Starting Plants From Seed

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By William Moss

Seeds are like tiny treasure chests loaded with riches for your garden.

Seeds are little marvels. If someone needs proof of miracles, have them plant a tiny carrot seed and then harvest a fat carrot weeks later. Or sow a gritty morning glory seed and watch throughout the season as it rambles over a chain-link fence, producing an electric display. Or let them plant a typical-looking sunflower seed and then crane their neck to look at a plate-sized flower towering over 10 feet tall. The potential locked inside seeds is awe-inspiring and humbling.

Seeds are basically dormant plant embryos usually enclosed within an outer shell. They come in all shapes and sizes -- from massive double coconuts (up to 40 pounds) to dust-like begonia seeds. Some seeds, like tomatoes and kiwis, are enclosed in pulpy fruits; while others, like bladderwort and hollyhocks, are surrounded by dry husks. Most coniferous trees hold their naked seeds in cones, while many hardwood trees protect their seeds inside tough hulls, as with Brazil nut, hickory, and Kentucky coffee tree. Many seeds not only contain nourishment (the endosperm) for the developing plant embryos, but we can use them for food, too. Wheat, corn, peanuts, soybeans, rice, pine nuts, pecans, and cashews are some of the seeds we enjoy.

As we approach spring, gardeners buy seeds by the thousands. With preparation, skill, and a little luck, those seeds will become millions of flowers and fruits later in the year.

These seedlings have plenty of elbow room, thanks to diligent thinning.

Here are a few general rules to follow:

  • Buy fresh seed from a reliable source. Some plants will grow from old seed but fresh seed is usually more viable and vigorous. Use either seed harvested from last year's garden or purchased with this year's date stamped on the packet.
  • Use a loose, well-drained, sterile potting mix. A loose soil allows the first roots and shoots to easily sprout.
  • Sow seeds in moist, but not soaking wet, soil mix. Seeds can rot if the soil is too wet.
  • Supply bright light. Not all seeds need light to germinate, but after sprouting, seedlings require bright light for best development.
  • Be ruthless about thinning. This is a tough one for me. Fresh seed usually sprouts in overabundance. Without thinning, the seedlings will all struggle for their share of space and nutrients. Typically, the seed packet details appropriate spacing.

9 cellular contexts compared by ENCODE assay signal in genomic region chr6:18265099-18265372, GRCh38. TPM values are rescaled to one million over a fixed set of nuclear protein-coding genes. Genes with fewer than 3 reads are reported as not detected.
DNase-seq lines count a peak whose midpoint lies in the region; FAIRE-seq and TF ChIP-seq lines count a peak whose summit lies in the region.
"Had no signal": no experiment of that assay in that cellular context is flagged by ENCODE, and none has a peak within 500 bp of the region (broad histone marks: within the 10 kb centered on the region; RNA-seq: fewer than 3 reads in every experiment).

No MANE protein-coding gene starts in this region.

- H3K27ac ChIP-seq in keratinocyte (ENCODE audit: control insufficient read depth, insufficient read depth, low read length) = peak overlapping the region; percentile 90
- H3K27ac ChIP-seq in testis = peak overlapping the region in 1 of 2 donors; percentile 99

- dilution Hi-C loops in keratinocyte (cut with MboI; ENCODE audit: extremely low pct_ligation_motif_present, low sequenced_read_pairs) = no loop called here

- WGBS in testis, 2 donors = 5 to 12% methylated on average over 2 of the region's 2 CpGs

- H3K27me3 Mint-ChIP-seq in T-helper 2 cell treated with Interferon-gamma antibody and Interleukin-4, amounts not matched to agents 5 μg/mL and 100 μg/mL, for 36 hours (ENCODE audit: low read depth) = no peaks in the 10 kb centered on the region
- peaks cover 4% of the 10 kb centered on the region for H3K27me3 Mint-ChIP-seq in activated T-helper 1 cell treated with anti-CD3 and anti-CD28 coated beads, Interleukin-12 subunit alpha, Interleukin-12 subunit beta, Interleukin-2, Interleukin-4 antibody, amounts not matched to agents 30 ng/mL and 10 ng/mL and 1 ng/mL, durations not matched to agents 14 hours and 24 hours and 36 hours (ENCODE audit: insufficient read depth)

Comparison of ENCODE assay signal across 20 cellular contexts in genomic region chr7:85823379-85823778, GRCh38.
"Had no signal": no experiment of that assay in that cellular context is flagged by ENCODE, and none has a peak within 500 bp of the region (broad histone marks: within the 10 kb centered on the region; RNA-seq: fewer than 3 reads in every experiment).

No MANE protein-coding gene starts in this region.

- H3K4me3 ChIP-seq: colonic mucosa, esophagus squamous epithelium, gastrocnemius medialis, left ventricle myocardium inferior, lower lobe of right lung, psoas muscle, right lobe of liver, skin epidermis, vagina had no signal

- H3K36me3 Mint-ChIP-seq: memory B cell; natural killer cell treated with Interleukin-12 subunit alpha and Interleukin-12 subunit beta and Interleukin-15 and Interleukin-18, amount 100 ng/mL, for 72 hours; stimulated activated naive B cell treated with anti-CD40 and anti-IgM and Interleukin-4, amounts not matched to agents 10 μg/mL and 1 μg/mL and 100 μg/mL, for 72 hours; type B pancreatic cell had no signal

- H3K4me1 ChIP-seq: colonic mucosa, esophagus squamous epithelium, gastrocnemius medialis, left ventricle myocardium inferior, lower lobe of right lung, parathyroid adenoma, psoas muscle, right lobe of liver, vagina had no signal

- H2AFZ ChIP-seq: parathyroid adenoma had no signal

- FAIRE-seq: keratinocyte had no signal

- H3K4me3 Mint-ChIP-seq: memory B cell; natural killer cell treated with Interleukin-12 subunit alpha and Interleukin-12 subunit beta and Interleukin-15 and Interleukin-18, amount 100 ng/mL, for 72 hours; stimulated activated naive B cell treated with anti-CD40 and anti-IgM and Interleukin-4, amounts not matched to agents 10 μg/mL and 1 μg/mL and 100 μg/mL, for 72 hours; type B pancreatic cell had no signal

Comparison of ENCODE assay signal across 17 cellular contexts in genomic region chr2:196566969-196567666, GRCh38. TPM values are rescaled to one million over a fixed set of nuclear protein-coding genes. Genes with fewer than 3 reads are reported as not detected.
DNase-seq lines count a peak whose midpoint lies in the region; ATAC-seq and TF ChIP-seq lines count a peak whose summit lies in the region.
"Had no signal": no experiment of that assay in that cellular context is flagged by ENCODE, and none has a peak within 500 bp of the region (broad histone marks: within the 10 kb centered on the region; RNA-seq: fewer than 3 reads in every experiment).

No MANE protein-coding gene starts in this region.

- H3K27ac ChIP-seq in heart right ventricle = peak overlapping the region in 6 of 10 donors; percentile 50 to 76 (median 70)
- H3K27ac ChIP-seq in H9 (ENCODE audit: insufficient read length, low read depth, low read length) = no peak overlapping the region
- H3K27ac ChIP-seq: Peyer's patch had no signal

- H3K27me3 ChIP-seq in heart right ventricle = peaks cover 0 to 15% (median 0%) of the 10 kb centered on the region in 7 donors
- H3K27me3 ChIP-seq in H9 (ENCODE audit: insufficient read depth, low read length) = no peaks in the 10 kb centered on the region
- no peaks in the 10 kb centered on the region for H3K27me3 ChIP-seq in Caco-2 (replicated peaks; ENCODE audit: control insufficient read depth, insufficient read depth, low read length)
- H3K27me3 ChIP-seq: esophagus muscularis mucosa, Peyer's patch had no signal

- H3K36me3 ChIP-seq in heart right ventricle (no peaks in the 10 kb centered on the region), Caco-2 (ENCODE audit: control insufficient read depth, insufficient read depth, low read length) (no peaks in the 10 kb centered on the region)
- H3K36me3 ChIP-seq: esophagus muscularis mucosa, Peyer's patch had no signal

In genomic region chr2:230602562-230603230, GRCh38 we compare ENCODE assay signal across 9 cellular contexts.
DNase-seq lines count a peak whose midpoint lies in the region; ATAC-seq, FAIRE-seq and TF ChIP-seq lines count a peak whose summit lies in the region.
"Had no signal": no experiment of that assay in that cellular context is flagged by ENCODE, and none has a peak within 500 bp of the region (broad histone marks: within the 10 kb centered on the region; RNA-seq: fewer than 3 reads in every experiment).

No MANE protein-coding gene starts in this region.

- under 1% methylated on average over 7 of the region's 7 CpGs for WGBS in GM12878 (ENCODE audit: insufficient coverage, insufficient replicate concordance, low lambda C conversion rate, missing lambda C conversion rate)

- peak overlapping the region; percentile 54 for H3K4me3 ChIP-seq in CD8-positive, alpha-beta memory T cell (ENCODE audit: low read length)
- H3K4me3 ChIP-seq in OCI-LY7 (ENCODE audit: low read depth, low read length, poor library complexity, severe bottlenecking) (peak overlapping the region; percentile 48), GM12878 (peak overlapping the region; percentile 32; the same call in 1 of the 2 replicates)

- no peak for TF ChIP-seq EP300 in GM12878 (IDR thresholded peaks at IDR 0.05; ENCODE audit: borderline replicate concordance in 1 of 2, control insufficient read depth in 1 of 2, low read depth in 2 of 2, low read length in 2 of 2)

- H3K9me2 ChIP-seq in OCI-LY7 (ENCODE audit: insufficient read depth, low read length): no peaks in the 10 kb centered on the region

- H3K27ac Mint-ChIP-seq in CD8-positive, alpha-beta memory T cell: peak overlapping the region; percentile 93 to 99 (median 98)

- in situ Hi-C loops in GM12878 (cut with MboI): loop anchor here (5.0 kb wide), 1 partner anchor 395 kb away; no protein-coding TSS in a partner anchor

Sowing Indoors

In cold climates, warm-weather plants that are susceptible to late frosts and easy to transplant can be sown indoors now. Tomatoes, peppers, moss roses, and pansies are good examples of plants that will have a jump on the growing season if started indoors. Be sure to thoroughly clean all containers. Sit them on a waterproof tray and fill with sterilized germination mix. Sow seeds at the depth recommended on the seed packet, or twice as deep as the seed diameter.

Place containers and trays under fluorescent lights or in a sunny area, and cover with a clear lid to retain moisture. Keep them at about 70 degrees, unless otherwise noted on the seed packet. After the plants sprout, thin them accordingly. If possible, fill the waterproof tray with water and let it soak into the soil from the bottom. Wet foliage can lead to fatal diseases like damping off. Once plants have two sets of true leaves and the frost date has passed, carefully transplant them into the garden.

Sowing Outdoors

Lettuce, okra, peas, pumpkins, spinach, beets, zucchini, beans, carrots, nasturtiums, coneflowers, and hellebores are just a few of the good candidates for outdoor sowing. Also, plants with taproots are best sown outdoors where they will grow because the taproot can be easily damaged during transplanting. For best performance, remember to thin seedlings early. Thinnings from crops like field greens and beans can be used in salads and garnishes.

Rake the surface of the soil so it's loose and friable. It is not necessary to sow crops in rows, but it makes maintenance easier. Annual and perennial seed can be arranged or simply scattered for a more natural look.

Sow spinach seeds as early as the soil can be worked.

Family Fun

Starting plants from seeds is a great family activity. It's quality time together in the sunshine and fresh air. The kids will learn invaluable life lessons, plus their springy muscles are made for stooping and bending.

Germinating seeds teaches kids responsibility, cause and effect, observation, measuring, and weather patterns. Make a simple chart that includes data such as seed variety, planting date, watering schedule, weather report (if planted outside), germination date, height, number of true leaves, etc. They can use the chart to monitor the progress of their plants. Help the children use spacing recommendations to thin the seedlings. With assistance, they can develop a system (height, number of leaves, date, other signs) to determine when seedlings are ready to transplant into the garden.

Sowing seeds is one of the most fundamental and rewarding tasks in gardening. The journey from inanimate speck of debris to vibrant flora is an incredible process even for the most grizzled veterans. So gather your materials and plant some miracles.

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